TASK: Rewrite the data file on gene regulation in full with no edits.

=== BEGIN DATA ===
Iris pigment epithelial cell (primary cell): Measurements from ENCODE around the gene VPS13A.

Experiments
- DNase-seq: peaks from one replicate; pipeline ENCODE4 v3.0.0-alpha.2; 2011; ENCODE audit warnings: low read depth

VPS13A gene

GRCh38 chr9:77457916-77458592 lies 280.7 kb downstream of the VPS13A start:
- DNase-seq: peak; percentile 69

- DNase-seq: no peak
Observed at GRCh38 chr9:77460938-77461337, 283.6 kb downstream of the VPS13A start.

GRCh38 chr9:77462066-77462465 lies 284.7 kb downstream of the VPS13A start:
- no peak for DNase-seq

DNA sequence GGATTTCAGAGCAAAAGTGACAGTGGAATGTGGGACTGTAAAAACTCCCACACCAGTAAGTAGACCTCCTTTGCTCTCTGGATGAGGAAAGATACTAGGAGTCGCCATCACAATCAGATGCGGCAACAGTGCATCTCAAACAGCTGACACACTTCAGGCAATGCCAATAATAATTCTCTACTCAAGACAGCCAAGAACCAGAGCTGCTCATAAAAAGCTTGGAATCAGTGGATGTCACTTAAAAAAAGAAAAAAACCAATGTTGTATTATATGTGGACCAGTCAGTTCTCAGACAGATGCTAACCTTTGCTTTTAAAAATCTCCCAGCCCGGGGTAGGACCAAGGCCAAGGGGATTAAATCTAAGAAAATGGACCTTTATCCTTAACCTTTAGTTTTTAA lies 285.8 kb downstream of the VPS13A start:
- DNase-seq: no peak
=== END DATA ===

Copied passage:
Iris pigment epithelial cell (primary cell): Measurements from ENCODE around the gene VPS13A.

Experiments
- DNase-seq: peaks from one replicate; pipeline ENCODE4 v3.0.0-alpha.2; 2011; ENCODE audit warnings: low read depth

VPS13A gene

GRCh38 chr9:77457916-77458592 lies 280.7 kb downstream of the VPS13A start:
- DNase-seq: peak; percentile 69

- DNase-seq: no peak
Observed at GRCh38 chr9:77460938-77461337, 283.6 kb downstream of the VPS13A start.

GRCh38 chr9:77462066-77462465 lies 284.7 kb downstream of the VPS13A start:
- no peak for DNase-seq

DNA sequence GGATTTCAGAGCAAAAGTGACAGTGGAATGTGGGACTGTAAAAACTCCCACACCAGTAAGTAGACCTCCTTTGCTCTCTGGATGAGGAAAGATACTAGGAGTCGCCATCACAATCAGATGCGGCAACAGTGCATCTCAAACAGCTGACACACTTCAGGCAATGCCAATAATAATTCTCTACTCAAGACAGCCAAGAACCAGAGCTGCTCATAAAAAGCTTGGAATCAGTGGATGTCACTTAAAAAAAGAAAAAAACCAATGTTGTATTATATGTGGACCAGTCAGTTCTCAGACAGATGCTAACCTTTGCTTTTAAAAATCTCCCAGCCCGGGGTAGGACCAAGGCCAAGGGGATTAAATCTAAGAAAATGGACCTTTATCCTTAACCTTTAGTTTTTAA lies 285.8 kb downstream of the VPS13A start:
- DNase-seq: no peak